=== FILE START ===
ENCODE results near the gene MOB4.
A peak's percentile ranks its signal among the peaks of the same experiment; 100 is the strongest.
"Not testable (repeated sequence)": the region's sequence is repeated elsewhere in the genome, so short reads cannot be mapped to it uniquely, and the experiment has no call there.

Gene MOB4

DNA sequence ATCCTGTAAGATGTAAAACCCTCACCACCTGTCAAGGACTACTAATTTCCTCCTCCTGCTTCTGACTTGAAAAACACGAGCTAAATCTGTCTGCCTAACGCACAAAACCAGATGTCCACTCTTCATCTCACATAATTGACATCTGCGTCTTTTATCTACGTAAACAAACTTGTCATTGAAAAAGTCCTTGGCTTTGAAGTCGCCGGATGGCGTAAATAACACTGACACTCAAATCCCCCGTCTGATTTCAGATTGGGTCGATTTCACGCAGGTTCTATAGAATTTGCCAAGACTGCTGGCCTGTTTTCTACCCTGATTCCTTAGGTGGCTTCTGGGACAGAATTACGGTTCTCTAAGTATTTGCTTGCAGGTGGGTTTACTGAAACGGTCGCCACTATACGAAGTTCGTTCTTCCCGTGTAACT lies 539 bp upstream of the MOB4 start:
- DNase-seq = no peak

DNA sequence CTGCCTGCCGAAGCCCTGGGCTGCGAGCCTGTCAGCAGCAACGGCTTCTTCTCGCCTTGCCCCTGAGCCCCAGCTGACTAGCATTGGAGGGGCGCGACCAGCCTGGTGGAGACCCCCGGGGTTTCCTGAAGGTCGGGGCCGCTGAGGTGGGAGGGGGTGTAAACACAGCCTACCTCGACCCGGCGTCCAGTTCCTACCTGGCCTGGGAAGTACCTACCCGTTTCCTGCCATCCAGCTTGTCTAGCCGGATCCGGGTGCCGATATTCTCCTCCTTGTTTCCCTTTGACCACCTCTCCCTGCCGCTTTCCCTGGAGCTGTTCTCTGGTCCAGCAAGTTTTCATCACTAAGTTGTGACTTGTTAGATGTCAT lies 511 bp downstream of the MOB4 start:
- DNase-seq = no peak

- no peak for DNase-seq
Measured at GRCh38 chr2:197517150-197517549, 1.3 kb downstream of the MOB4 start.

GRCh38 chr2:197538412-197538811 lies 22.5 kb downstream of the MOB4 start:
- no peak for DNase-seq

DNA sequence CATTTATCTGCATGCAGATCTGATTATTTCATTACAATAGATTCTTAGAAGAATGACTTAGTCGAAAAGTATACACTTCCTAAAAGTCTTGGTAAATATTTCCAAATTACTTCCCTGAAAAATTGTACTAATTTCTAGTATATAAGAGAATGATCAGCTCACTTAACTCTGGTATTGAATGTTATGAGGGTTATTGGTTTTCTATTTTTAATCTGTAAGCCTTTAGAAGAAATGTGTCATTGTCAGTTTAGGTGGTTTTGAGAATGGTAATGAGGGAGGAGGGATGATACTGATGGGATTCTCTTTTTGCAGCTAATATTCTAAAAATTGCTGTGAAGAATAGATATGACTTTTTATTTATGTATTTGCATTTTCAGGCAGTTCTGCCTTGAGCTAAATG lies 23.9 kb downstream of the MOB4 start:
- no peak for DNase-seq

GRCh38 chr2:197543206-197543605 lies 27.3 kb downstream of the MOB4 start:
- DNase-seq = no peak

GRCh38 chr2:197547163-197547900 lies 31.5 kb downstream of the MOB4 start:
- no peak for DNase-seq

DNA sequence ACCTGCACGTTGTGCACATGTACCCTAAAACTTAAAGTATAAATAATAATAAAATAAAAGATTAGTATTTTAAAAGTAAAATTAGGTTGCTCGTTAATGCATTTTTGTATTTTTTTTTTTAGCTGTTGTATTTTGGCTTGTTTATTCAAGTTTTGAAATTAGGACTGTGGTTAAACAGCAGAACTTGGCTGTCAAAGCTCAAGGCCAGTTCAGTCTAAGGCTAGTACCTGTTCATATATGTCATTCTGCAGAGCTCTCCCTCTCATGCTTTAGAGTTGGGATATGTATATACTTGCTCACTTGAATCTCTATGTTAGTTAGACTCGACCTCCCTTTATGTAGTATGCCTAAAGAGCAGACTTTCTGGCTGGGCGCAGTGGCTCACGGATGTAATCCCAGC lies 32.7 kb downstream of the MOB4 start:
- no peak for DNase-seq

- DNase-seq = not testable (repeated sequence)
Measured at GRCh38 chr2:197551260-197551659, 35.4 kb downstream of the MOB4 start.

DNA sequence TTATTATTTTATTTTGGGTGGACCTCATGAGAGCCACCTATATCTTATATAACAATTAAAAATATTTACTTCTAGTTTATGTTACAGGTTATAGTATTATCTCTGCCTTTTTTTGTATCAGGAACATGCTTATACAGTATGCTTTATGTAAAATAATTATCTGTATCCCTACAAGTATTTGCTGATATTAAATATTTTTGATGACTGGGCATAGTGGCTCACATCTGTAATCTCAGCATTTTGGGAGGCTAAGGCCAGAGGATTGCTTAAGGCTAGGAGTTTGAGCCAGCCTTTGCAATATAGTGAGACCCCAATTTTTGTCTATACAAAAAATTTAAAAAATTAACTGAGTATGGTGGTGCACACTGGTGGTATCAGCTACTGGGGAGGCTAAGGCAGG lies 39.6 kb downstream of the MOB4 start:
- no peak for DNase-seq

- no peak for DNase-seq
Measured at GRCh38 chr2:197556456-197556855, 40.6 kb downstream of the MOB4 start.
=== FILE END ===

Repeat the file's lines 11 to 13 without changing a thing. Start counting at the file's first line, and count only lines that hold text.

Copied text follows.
GRCh38 chr2:197538412-197538811 lies 22.5 kb downstream of the MOB4 start:
- no peak for DNase-seq

DNA sequence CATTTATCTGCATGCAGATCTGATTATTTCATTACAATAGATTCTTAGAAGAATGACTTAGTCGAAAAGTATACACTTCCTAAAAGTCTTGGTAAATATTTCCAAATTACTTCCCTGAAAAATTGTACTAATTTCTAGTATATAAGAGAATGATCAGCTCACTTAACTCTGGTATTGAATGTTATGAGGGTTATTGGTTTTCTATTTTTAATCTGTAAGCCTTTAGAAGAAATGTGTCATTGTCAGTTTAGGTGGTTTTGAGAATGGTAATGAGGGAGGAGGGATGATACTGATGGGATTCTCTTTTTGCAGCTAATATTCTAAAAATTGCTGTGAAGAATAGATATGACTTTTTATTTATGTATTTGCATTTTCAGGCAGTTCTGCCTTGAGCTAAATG lies 23.9 kb downstream of the MOB4 start: